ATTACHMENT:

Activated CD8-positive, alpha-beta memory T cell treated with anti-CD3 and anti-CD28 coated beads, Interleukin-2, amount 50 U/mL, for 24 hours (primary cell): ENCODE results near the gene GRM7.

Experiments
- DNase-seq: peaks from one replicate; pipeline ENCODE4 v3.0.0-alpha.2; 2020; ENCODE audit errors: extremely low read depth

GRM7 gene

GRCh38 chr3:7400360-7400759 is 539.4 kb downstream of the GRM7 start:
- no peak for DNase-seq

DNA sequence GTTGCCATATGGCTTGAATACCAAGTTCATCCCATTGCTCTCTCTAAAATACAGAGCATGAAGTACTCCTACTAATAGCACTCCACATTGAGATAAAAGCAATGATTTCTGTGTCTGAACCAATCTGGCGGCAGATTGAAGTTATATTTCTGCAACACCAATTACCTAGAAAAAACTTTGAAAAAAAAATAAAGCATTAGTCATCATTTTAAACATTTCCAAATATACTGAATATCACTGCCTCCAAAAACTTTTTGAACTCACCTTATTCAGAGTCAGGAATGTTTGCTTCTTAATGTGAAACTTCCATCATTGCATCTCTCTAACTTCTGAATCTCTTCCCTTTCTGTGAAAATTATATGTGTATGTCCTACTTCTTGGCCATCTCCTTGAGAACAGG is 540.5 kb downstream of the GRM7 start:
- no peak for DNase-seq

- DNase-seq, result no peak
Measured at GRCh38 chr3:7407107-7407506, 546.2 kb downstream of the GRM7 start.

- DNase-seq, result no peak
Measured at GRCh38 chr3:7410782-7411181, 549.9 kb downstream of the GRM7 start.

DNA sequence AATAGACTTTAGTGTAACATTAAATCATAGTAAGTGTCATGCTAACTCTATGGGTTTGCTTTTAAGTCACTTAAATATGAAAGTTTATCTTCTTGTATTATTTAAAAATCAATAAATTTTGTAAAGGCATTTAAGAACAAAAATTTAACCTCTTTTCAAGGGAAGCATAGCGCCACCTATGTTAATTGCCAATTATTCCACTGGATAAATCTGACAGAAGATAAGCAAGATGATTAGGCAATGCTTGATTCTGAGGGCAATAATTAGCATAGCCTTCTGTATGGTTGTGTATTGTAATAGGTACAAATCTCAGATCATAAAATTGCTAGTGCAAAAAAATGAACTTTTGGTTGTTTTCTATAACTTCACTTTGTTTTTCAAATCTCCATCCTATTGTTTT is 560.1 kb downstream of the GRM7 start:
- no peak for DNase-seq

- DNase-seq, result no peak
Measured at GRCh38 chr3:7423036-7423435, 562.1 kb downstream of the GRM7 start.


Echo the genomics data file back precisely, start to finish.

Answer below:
Activated CD8-positive, alpha-beta memory T cell treated with anti-CD3 and anti-CD28 coated beads, Interleukin-2, amount 50 U/mL, for 24 hours (primary cell): ENCODE results near the gene GRM7.

Experiments
- DNase-seq: peaks from one replicate; pipeline ENCODE4 v3.0.0-alpha.2; 2020; ENCODE audit errors: extremely low read depth

GRM7 gene

GRCh38 chr3:7400360-7400759 is 539.4 kb downstream of the GRM7 start:
- no peak for DNase-seq

DNA sequence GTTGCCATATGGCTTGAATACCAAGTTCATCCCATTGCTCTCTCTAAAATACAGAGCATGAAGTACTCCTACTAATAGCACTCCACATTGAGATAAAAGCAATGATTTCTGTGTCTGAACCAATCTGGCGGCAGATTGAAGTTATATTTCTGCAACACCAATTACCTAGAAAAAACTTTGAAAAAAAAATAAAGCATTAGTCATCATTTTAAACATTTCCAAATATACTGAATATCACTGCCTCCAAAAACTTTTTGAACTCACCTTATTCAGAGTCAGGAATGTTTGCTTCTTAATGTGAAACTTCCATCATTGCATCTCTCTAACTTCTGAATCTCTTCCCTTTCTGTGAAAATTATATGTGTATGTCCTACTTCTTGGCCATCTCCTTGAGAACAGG is 540.5 kb downstream of the GRM7 start:
- no peak for DNase-seq

- DNase-seq, result no peak
Measured at GRCh38 chr3:7407107-7407506, 546.2 kb downstream of the GRM7 start.

- DNase-seq, result no peak
Measured at GRCh38 chr3:7410782-7411181, 549.9 kb downstream of the GRM7 start.

DNA sequence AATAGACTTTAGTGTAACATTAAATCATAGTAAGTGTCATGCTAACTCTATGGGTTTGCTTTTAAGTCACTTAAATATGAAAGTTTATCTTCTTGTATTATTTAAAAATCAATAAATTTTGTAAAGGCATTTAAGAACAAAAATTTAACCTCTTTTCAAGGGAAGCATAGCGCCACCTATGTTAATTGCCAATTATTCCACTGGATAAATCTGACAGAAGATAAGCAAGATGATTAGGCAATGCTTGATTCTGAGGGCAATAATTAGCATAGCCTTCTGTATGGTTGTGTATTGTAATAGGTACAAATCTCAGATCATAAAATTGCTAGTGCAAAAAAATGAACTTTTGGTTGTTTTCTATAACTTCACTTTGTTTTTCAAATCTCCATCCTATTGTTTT is 560.1 kb downstream of the GRM7 start:
- no peak for DNase-seq

- DNase-seq, result no peak
Measured at GRCh38 chr3:7423036-7423435, 562.1 kb downstream of the GRM7 start.